Olympic National Park Hiking Trails, Washington Hikes

Olympic National Park
> Summer Recreation
> Hiking


Outdoor lovers who enjoy communing with nature can explore dozens of trails within Olympic National Park, accommodating trekkers of a variety of skill levels and rewarding them with breathtaking scenery. Read More

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Hurricane Ridge

Located 17 miles south of Port Angeles in Olympic Nat'l Park, Hurricane Ridge offers fantastic views and many summer and winter recreational opportunities.

Olympic Discovery Trail

126 miles of hiking trail between the Olympic Mountains and the Strait of Juan de Fuca, connecting Olympic Peninsula cities, sites and attractions.

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Where can I go hiking and backpacking in Olympic National Park?

The park service has a fantastic Backcountry Trail and Camping Map. We feature a few of the most popular trails below.

Hoh River Trail
Truly one of the most popular backpacking treks in the park due to its easy accessibility, this one provides a look at everything from rainforest to ice fields. It gets crowded in the summer so if you’re flexible, make it a spring or fall destination. 

  • Distance: 17.5 miles from the Hoh Rainforest Visitor Center to Glacier Meadow 
  • Average Time of Hiking: 3 days/2 nights 
  • Elevation: 4,200 foot elevation gain 
  • Difficulty: easy until Olympus Meadows, then moderately strenuous 
  • Trail Type: backpack 
  • Trailhead: From Forks, drive south on Highway 101 to marker 178.5. Turn east on Hoh River Road and continue for 18 miles to trailhead.

Point of the Arches
Leading from Ozette Lake to the north end of Shi Shi Beach on the coast, this trail includes inland forest and some magnificent views of rugged Pacific Coastline that’ll knock your socks off. Note that you’ll need a Makah Reservation Pass to do this hike. 

  • Distance: 17.2 miles 
  • Average Time of Hiking: 3 days/2 nights 
  • Elevation: minimal gain 
  • Difficulty: easy to moderately strenuous 
  • Trail Type: backpacking 
  • Trailhead: From Port Angeles take US 101 west five miles to Highway 112. Follow Highway 112 west for 32 miles to Hoko-Ozette Road, just past Sekiu. Turn left (south) on Hoko-Ozette Road and drive about 20 miles to its end at the Ozette Ranger Station.

Olympic Hot Springs Trail
This pretty trail takes hikers through the forest and across a few small streams to the soothing Olympic Hot Springs. It’s well-maintained, accessible all year, and attainable by most hikers.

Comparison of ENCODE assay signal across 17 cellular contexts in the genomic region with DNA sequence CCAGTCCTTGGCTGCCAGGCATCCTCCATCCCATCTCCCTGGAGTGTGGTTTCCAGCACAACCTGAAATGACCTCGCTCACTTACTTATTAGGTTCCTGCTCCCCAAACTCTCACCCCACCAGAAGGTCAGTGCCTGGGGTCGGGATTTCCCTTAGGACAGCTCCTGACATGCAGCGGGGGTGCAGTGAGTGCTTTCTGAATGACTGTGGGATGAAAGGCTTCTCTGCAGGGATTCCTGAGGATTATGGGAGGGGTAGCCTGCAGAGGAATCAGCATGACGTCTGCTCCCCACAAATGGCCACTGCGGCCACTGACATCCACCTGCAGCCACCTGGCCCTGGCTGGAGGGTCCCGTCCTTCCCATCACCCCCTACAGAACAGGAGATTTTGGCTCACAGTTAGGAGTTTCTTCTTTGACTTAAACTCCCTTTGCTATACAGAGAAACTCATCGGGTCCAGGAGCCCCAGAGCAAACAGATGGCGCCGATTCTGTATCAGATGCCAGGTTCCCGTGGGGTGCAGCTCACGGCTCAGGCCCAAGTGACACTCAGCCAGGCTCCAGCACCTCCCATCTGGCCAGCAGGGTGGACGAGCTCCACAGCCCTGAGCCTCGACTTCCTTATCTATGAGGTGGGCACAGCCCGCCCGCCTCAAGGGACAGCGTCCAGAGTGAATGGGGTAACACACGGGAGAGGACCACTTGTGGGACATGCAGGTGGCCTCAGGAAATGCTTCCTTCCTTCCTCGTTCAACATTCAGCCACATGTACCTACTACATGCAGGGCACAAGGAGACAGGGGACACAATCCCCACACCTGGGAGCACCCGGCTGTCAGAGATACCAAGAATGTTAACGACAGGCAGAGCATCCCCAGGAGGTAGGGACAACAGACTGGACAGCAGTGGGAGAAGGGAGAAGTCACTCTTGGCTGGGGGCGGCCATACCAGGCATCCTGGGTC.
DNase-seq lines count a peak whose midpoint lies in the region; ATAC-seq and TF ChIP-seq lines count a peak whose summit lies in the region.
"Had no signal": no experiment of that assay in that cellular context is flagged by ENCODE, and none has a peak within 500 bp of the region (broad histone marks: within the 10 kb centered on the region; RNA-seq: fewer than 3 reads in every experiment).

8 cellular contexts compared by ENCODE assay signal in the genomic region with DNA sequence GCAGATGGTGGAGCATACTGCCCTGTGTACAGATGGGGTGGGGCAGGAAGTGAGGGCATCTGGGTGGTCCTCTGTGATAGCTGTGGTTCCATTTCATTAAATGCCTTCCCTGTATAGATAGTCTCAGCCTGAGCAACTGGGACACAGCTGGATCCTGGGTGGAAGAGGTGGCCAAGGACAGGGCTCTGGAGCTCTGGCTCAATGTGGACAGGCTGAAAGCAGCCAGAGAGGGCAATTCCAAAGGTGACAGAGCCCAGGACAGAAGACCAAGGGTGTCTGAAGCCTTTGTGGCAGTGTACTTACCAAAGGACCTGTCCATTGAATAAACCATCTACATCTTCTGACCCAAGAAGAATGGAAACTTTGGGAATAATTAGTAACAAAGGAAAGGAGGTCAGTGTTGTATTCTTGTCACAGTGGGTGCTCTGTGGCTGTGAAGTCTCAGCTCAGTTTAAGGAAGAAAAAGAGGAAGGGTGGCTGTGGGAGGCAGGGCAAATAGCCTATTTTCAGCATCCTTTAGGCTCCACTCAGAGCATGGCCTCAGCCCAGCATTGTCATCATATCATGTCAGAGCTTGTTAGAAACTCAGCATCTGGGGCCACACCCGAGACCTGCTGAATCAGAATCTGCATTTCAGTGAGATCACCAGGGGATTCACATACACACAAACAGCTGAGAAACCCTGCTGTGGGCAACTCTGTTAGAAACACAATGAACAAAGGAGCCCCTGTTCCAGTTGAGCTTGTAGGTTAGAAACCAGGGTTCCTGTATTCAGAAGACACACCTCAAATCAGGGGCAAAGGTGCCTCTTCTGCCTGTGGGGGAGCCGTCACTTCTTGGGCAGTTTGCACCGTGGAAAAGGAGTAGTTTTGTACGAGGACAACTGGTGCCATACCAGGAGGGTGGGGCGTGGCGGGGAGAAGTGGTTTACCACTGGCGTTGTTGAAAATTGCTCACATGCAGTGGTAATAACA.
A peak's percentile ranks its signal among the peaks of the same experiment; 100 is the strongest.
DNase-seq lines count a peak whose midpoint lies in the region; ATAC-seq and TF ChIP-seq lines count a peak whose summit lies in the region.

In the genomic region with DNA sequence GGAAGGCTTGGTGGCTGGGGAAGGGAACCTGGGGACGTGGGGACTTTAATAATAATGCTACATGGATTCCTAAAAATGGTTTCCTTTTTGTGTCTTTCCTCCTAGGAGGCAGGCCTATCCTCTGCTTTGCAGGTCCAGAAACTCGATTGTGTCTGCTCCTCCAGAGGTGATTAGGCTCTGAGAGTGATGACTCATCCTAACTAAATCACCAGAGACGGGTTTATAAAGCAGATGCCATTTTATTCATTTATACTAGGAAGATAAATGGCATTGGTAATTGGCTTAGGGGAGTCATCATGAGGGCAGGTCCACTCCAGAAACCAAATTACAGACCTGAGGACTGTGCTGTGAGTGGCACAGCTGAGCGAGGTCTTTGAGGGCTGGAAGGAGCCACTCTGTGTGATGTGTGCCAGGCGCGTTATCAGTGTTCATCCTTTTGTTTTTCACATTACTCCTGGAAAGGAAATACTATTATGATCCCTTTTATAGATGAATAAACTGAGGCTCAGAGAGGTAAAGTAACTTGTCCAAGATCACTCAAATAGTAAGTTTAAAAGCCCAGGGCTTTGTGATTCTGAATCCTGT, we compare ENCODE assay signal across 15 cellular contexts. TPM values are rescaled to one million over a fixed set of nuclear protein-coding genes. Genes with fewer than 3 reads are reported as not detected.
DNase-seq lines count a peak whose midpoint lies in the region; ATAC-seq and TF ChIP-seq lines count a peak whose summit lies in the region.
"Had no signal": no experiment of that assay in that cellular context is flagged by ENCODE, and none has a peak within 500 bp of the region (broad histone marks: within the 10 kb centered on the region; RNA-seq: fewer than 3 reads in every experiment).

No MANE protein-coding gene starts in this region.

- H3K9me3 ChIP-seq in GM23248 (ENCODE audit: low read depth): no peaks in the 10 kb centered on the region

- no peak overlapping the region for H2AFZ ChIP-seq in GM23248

• Distance: 2.7 miles 
  • Average Time of Hiking: less than an hour 
  • Elevation: about a 500 foot gain 
  • Difficulty: easy 
  • Trail type: hiking 
  • Trailhead: The trail starts at the Lake Mills boat launch parking area. Take 101 West from Port Angeles to left on Olympic Hot Springs Road. Follow the road for 5.5 miles and make a sharp left at the boat launch sign.

Seven Lakes Loop
This hike literally has it all and this loop is considered a premiere Olympic National Park hiking trail. Lakes, waterfalls, streams, rivers, alpine peaks, fields of wildflowers, and plenty of animals will appear within your sights so you’ll want to have your camera ready at all times. Stunning! 

  • Distance: 16.8 miles 
  • Average Time of Hiking: 9-11 hours 
  • Elevation: total gain 6,900 feet 
  • Difficulty: moderate to strenuous, including some ridge walking 
  • Trail type: hiking 
  • Trailhead: Take US 101 W from Port Angeles for 32 miles, turn L onto Sol Duc Hot Springs Rd. Follow to end of road and park at trailhead.

Mount Townsend
With easy access and a long hiking season, this trail is one of the most popular summit hikes in Olympic National Park. The trail is well-maintained and the views of the Olympic Mountains from the top of Mount Townsend are spectacular. 

  • Distance: 8.2 miles roundtrip 
  • Average Time of Hiking: 4 hours 
  • Elevation: 2,900 foot gain 
  • Difficulty: moderate 
  • Trail type: hiking 
  • Trailhead: From Quilcene, take US 101 south for 1.5 miles. Turn right (west) onto Penny Creek Road. After 1.5 miles, bear left onto Big Quilcene River Road (Forest Road 27). Drive 13.5 miles, ignoring the sign at 12.5 miles for the Mount Townsend Trail (that's the lower trail to Sink Lake). Turn left onto FR 27-190 and in 0.75 mile come to the trailhead.

Do I need a permit to camp in the backcountry?

Wilderness Camping Permits are required to stay overnight in Olympic National Park's backcountry. Some permits have limited availability and require advanced reservations.